2. Visual transforms the relationship between companies and their customers. Building relationships is about engaging the senses and emotions to establish trust; visual tools offer a powerful means for doing just that. Imagine how much more credible a piece of content coming from a real person with a photo is vs. a cold, generic brochure - especially if that article focuses intensely on a customer's needs and questions! (See How Do I Write Good Blog Articles? Focus on Your Customers!).
3. In a world where content has exploded (think paradox of choice), we're looking for ways to absorb information faster so we can quickly do triage and determine what's worth evaluating. Our brains process images faster than text, so we can sift through information efficiently without having to engage intensely until we find what we need. Zappos Labs: The Frontier of Online Retail is Curation refers to the importance of 'curated collections' to allow for "easy discovery of relevant fashion" with visual playing an important role in communicating relevance. Curation BTW allows us to demonstrate expertise as well as how customer-focused we are, too, as it requires understanding who the customer is.
Businesses Need a Visual Strategy for the Online Customer Experience
Gone are the days of casually and hapharzardly making use of token images. Instead, businesses need a visual strategy which deliberately goes hand-in-hand with online content so each reinforces the other and what the business offers!
Embed meaning into every visual your business uses. Rather than use stock photography, why not show your business associates and customers in action? BTW, the videos that Zappos creates feature Zappos employees demonstrating products.
Embrace videos to explain your product, services and company. And, then, be sure to share that video on your website, in blog articles as well as on a social network such as YouTube. These don't all need to be heavily produced videos. Experiment with letting your people answer customer questions.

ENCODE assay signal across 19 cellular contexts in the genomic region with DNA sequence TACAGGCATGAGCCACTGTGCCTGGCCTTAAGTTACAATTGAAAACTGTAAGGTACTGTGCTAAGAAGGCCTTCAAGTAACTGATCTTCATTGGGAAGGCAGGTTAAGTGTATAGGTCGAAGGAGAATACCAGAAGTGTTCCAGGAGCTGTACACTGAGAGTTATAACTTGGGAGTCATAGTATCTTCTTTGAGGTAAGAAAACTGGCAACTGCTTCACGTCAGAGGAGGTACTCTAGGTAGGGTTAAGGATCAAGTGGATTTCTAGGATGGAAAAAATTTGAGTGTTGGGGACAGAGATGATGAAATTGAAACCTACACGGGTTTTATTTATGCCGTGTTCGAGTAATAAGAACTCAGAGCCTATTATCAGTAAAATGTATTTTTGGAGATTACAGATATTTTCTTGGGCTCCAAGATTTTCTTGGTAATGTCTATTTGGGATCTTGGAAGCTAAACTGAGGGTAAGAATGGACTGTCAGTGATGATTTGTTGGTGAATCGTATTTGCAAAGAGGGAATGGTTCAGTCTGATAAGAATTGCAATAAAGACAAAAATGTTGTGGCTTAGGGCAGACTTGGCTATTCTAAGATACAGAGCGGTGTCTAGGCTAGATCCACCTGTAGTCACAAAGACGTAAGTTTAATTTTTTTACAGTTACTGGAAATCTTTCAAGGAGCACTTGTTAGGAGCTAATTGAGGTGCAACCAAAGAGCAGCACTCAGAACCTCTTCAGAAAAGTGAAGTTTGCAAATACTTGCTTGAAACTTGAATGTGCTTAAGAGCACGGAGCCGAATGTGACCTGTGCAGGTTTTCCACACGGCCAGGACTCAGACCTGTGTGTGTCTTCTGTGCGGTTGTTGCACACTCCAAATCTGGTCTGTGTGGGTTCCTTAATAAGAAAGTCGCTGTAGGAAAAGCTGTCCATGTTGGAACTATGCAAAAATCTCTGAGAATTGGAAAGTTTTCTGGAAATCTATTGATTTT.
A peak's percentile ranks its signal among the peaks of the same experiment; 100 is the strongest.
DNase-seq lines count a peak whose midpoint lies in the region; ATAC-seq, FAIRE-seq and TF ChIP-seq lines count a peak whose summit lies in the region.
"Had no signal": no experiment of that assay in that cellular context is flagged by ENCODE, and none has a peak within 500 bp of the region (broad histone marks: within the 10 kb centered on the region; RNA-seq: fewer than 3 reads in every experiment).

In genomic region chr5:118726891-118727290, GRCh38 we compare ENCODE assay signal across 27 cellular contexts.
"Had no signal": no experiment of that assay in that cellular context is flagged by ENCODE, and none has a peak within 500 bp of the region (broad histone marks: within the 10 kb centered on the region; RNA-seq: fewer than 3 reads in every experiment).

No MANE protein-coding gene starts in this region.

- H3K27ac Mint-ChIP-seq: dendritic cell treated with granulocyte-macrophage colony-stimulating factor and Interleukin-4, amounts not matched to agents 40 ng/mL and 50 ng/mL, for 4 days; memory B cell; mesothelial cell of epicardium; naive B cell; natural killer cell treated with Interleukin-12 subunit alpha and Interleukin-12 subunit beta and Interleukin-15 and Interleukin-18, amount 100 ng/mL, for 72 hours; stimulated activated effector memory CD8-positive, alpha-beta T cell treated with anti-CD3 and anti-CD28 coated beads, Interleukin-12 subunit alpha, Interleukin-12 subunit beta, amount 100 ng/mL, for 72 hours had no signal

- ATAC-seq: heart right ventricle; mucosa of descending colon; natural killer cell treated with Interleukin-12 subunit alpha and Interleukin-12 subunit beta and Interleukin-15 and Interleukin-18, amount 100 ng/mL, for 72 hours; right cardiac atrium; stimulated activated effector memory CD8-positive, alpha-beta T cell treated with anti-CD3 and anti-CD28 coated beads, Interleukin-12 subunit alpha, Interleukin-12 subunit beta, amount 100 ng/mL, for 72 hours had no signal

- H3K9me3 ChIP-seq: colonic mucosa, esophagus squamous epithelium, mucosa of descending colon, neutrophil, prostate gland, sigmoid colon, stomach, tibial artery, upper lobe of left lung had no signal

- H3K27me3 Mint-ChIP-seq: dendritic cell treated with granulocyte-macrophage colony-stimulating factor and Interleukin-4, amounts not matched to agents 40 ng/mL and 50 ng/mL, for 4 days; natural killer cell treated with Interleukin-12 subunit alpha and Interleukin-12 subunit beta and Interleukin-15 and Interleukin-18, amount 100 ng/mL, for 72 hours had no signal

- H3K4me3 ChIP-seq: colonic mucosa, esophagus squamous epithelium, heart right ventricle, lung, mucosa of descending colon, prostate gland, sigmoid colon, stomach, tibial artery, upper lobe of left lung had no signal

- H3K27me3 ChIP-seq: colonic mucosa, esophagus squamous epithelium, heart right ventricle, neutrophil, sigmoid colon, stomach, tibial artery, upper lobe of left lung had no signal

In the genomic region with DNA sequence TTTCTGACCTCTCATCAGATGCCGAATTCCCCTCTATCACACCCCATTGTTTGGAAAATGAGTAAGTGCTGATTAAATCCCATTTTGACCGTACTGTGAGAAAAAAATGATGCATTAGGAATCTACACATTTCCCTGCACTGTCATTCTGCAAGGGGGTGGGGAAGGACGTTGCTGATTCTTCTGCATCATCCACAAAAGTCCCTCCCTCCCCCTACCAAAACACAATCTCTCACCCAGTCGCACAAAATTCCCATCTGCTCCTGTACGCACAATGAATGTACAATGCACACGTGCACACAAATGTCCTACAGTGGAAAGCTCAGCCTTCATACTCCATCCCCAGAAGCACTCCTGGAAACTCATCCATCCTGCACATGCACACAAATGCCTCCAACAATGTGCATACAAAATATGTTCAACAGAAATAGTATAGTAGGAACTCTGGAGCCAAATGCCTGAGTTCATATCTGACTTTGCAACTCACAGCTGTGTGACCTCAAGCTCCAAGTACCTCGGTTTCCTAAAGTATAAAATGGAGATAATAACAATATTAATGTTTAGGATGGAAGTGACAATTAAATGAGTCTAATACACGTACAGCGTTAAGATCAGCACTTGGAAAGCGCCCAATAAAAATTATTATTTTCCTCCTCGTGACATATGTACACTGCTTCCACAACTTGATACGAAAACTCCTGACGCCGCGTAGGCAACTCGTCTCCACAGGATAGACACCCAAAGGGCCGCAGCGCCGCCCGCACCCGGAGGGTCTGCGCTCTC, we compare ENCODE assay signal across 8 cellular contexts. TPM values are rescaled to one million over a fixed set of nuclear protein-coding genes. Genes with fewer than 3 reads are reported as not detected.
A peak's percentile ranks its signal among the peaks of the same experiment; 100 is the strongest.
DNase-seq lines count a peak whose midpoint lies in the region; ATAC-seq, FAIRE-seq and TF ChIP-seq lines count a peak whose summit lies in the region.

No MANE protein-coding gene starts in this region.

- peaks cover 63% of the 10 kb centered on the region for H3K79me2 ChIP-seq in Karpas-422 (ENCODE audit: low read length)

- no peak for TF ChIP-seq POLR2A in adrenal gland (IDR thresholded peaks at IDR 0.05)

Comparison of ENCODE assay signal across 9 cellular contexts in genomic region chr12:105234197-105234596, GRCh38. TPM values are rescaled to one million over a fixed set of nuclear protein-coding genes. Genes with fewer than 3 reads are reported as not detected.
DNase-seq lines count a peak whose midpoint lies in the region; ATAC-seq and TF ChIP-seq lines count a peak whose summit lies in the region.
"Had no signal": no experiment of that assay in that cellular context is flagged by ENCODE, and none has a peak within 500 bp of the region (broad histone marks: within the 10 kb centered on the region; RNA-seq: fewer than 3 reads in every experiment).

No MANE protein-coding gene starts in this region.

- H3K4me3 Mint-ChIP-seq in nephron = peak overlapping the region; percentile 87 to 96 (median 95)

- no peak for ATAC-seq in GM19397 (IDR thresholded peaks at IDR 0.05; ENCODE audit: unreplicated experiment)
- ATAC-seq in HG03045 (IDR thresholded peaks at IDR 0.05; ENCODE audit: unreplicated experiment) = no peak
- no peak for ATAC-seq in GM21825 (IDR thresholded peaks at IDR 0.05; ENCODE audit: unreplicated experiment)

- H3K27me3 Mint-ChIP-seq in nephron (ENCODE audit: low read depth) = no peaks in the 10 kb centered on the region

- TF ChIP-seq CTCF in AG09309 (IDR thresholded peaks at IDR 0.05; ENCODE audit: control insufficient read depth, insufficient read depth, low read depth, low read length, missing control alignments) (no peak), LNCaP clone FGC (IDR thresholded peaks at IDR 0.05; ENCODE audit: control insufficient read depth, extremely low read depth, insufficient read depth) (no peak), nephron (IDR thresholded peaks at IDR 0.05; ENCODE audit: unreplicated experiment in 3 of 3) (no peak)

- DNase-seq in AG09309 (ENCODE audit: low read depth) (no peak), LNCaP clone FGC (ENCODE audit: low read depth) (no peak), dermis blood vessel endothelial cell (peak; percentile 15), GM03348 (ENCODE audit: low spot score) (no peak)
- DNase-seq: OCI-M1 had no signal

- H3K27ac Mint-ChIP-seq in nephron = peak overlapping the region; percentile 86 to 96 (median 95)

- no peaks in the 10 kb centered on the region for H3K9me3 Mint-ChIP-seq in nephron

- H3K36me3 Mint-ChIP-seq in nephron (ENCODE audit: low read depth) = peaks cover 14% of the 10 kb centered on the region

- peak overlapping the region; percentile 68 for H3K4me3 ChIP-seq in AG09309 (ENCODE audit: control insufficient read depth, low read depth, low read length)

Note: one of the challenges of visual content is that it isn't easily discoverable by search engines unless you identify them and tag them. For that reason, it's important to use descriptive <alt> tags for photos and to name photo files with something more descriptive than "dsc007-123abc.jpg". When you upload videos, make use of all of the space available to describe what your video is about; identify your video with a descriptive title, too.
A Visual Online Customer Experience Offers Benefits In-Store and Off-line via Mobile
What about physical stores? What about bringing these visual tools into the store environment? Arnold Waldstein details how mobile popup stores are redefining shopping into a mobile commerce mashup in Shopping redefined... mobile popup stores. Talk about visual customer experience creating an engaging, curated and effective retail experience through mobile devices.
What have you noticed? How visual is your online customer experience and how do you integrate that in-store?
I'd love to hear.
Image credit: Tablica do badania wzroku z reklamy Vision Express on Flickr.
If you've spent time in New York City, you're probably familiar with Duane Reade, the drugstore chain. Your memories of that drugstore chain may be similar to mine: intensely utilitarian, not necessarily fun and certainly not a destination for relaxation or therapy. Not exactly the kind of retail experience to inspire, engage or generate much enthusiasm for.
In fact, probably one more likely to resonate with the tales described in I Hate Duane Reade: Service from Hell...
However, on recent trips through Port Authority in midtown Manhattan, I've encountered a new Duane Reade. One with wide aisles, a welcoming food section, and much more ambiance than I remember. One with a surprisingly pleasant retail experience...
The transformation was such that I was eager to read The Re-Education of Duane Reade: A Drugstore as Retail, Therapy and learn more about the reinvention of the Duane Reade retail experience.
The article offers a fascinating overview of the turnaround of Duane Reade - which ranked dead last in customer satisfaction to one where customers say it's a place for "a mom moment -- a me-time moment" or "they are like a literal urban oasis" to describe it.
How did Duane Reade reinvent its retail experience?
It's still a Duane Reade drugstore and communicates as much so that customers recognize that they are in a Duane Reade. (The same goes for the organization's website.) What's new includes:
- Wide aisles so shoppers relax and stay longer (i.e., be sure to channel retail anthropologist Paco Underhill!)